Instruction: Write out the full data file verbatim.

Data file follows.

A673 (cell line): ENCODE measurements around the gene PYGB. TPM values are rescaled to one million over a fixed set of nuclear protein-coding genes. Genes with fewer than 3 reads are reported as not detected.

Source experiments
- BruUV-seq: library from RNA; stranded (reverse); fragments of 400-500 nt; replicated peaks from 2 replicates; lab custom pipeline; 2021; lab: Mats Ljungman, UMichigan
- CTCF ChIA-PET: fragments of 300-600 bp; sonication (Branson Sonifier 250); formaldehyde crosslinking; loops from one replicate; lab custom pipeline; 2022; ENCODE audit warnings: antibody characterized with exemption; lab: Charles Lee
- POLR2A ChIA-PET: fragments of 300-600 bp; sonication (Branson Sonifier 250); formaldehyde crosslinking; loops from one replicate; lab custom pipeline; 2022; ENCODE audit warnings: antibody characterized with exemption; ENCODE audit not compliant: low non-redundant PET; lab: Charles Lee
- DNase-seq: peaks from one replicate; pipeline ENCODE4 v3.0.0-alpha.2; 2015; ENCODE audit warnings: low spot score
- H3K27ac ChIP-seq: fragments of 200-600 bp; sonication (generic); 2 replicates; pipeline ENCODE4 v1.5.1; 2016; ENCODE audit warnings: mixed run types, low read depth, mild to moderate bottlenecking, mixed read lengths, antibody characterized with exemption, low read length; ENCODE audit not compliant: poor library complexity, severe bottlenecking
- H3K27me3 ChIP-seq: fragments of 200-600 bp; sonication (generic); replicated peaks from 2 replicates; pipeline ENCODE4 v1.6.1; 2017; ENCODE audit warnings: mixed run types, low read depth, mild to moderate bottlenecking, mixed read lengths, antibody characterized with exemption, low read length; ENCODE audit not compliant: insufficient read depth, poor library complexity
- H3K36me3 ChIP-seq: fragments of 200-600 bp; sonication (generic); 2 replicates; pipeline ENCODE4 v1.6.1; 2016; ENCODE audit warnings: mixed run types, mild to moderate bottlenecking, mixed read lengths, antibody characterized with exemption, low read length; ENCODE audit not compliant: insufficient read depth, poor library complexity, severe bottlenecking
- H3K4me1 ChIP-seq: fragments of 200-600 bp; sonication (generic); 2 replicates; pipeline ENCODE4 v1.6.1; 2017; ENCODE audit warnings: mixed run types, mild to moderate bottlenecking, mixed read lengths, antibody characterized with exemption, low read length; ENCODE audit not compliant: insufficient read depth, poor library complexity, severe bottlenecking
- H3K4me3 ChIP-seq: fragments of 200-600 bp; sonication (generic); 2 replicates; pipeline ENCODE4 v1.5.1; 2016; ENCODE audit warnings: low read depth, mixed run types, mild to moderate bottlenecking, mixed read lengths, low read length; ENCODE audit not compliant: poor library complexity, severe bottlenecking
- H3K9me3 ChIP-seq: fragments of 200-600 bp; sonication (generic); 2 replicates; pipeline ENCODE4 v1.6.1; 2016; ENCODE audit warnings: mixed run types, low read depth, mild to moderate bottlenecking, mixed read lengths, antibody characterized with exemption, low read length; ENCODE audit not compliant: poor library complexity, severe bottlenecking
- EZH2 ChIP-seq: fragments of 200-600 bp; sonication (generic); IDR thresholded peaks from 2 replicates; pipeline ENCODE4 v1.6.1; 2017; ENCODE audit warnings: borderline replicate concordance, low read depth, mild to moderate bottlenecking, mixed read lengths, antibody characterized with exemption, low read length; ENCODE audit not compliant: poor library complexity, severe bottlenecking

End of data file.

A673 (cell line): ENCODE measurements around the gene PYGB. TPM values are rescaled to one million over a fixed set of nuclear protein-coding genes. Genes with fewer than 3 reads are reported as not detected.

Source experiments
- BruUV-seq: library from RNA; stranded (reverse); fragments of 400-500 nt; replicated peaks from 2 replicates; lab custom pipeline; 2021; lab: Mats Ljungman, UMichigan
- CTCF ChIA-PET: fragments of 300-600 bp; sonication (Branson Sonifier 250); formaldehyde crosslinking; loops from one replicate; lab custom pipeline; 2022; ENCODE audit warnings: antibody characterized with exemption; lab: Charles Lee
- POLR2A ChIA-PET: fragments of 300-600 bp; sonication (Branson Sonifier 250); formaldehyde crosslinking; loops from one replicate; lab custom pipeline; 2022; ENCODE audit warnings: antibody characterized with exemption; ENCODE audit not compliant: low non-redundant PET; lab: Charles Lee
- DNase-seq: peaks from one replicate; pipeline ENCODE4 v3.0.0-alpha.2; 2015; ENCODE audit warnings: low spot score
- H3K27ac ChIP-seq: fragments of 200-600 bp; sonication (generic); 2 replicates; pipeline ENCODE4 v1.5.1; 2016; ENCODE audit warnings: mixed run types, low read depth, mild to moderate bottlenecking, mixed read lengths, antibody characterized with exemption, low read length; ENCODE audit not compliant: poor library complexity, severe bottlenecking
- H3K27me3 ChIP-seq: fragments of 200-600 bp; sonication (generic); replicated peaks from 2 replicates; pipeline ENCODE4 v1.6.1; 2017; ENCODE audit warnings: mixed run types, low read depth, mild to moderate bottlenecking, mixed read lengths, antibody characterized with exemption, low read length; ENCODE audit not compliant: insufficient read depth, poor library complexity
- H3K36me3 ChIP-seq: fragments of 200-600 bp; sonication (generic); 2 replicates; pipeline ENCODE4 v1.6.1; 2016; ENCODE audit warnings: mixed run types, mild to moderate bottlenecking, mixed read lengths, antibody characterized with exemption, low read length; ENCODE audit not compliant: insufficient read depth, poor library complexity, severe bottlenecking
- H3K4me1 ChIP-seq: fragments of 200-600 bp; sonication (generic); 2 replicates; pipeline ENCODE4 v1.6.1; 2017; ENCODE audit warnings: mixed run types, mild to moderate bottlenecking, mixed read lengths, antibody characterized with exemption, low read length; ENCODE audit not compliant: insufficient read depth, poor library complexity, severe bottlenecking
- H3K4me3 ChIP-seq: fragments of 200-600 bp; sonication (generic); 2 replicates; pipeline ENCODE4 v1.5.1; 2016; ENCODE audit warnings: low read depth, mixed run types, mild to moderate bottlenecking, mixed read lengths, low read length; ENCODE audit not compliant: poor library complexity, severe bottlenecking
- H3K9me3 ChIP-seq: fragments of 200-600 bp; sonication (generic); 2 replicates; pipeline ENCODE4 v1.6.1; 2016; ENCODE audit warnings: mixed run types, low read depth, mild to moderate bottlenecking, mixed read lengths, antibody characterized with exemption, low read length; ENCODE audit not compliant: poor library complexity, severe bottlenecking
- EZH2 ChIP-seq: fragments of 200-600 bp; sonication (generic); IDR thresholded peaks from 2 replicates; pipeline ENCODE4 v1.6.1; 2017; ENCODE audit warnings: borderline replicate concordance, low read depth, mild to moderate bottlenecking, mixed read lengths, antibody characterized with exemption, low read length; ENCODE audit not compliant: poor library complexity, severe bottlenecking